Ofcom aims to tackle unexpectedly high broadband bills
Consumers who have received an unexpectedly high broadband, home phone or landline bill in the past 12 months are being urged to get in touch with Ofcom.
The UK's telecoms industry watchdog will use any reports of unforeseen one-off payments as evidence while it considers whether communications providers are taking enough steps to protect their subscribers from these charges.
Research conducted by the organisation revealed six per cent of Brits were surprised by a high mobile phone bill over the past year, with almost a fifth of those having to shell out for an invoice that was over £100 more than they were anticipating.
And landline charges also held some unwelcome shocks for consumers, with five per cent of respondents receiving an unexpectedly costly statement in the same period.
Explaining the need for this investigation to be launched, Ofcom pointed out there are a number of factors that can lead to consumers being lumbered with high broadband and phone bills.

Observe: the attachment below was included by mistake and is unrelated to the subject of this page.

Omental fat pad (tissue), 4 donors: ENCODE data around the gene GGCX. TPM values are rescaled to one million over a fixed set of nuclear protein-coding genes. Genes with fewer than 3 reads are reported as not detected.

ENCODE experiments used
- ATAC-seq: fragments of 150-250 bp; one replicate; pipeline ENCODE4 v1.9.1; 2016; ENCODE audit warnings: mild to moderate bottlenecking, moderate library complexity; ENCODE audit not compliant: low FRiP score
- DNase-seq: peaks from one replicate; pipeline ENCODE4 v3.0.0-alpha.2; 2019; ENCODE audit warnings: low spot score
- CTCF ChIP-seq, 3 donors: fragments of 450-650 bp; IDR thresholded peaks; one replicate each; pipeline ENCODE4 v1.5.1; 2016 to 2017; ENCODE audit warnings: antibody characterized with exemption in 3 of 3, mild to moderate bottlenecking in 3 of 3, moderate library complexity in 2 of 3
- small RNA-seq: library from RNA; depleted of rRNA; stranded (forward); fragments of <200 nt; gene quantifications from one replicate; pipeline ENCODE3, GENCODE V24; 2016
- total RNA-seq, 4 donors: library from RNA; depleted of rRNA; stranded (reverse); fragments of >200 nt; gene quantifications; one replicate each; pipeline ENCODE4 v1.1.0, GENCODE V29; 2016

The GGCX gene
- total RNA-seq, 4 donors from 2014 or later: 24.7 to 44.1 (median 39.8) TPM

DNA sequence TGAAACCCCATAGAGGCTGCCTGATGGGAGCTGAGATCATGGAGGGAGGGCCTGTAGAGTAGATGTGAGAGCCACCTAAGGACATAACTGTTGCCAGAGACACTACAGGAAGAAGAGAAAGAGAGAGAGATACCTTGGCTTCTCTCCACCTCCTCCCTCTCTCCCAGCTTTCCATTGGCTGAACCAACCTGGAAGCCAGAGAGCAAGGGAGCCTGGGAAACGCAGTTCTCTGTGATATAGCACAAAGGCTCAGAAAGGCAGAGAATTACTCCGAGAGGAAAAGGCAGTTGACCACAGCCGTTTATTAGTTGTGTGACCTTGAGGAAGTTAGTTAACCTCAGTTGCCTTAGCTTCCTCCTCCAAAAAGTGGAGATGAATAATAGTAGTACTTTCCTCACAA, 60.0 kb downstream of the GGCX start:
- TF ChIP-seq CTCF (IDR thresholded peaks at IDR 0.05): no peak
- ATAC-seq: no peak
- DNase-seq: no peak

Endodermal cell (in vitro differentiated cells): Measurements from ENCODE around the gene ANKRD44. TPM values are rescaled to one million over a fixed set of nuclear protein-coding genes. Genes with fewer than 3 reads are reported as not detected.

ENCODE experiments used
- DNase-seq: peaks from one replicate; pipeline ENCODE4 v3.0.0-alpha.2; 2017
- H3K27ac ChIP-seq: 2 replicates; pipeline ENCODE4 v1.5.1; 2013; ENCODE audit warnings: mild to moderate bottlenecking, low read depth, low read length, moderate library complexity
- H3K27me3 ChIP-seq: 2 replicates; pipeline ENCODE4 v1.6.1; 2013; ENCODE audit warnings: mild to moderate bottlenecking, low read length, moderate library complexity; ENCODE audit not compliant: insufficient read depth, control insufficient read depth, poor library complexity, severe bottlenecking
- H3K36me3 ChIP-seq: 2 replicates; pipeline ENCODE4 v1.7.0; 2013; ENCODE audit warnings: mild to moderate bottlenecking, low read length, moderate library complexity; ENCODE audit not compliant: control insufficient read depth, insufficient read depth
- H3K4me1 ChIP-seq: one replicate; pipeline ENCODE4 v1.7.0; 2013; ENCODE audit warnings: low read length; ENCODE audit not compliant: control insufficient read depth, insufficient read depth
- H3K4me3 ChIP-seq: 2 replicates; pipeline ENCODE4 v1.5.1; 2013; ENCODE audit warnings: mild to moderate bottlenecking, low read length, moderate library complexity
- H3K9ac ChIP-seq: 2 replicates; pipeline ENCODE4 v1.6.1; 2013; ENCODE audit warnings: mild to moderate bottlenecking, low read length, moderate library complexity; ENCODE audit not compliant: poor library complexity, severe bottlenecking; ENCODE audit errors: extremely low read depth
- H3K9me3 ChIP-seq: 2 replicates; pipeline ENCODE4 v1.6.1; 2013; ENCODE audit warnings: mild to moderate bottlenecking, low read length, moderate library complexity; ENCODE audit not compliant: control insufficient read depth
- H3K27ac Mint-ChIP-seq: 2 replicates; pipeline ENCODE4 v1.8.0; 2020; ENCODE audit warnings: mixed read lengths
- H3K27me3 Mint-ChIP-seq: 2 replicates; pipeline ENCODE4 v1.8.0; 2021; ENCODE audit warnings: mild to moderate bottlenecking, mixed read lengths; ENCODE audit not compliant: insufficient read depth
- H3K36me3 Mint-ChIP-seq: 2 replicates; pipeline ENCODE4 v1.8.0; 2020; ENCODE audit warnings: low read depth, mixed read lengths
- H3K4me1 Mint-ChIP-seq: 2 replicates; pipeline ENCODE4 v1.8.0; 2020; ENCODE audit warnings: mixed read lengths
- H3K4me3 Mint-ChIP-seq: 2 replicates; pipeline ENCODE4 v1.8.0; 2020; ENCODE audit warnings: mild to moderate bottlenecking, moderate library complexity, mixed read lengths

Using mobile phones and broadband dongles abroad, exceeding monthly calling allocations, dialling expensive or premium rate numbers and downloading too much data have all been identified as common reasons for these unexpected costs to be incurred.
In the case that consumers feel they are being billed for services they have not used, the body advises them to check with everyone in the household to ensure the fees have not been racked up by someone else.
"If the charges are still not recognised, you should contact your service provider," Ofcom said. "It may be helpful to send them a copy of your bill, highlighting the relevant charges and the reasons why they are being disputed."
TalkTalk and Tiscali were warned by Ofcom in November 2010 after the regulator received more than 1,000 complaints throughout the year from consumers who were still being billed despite cancelling their services.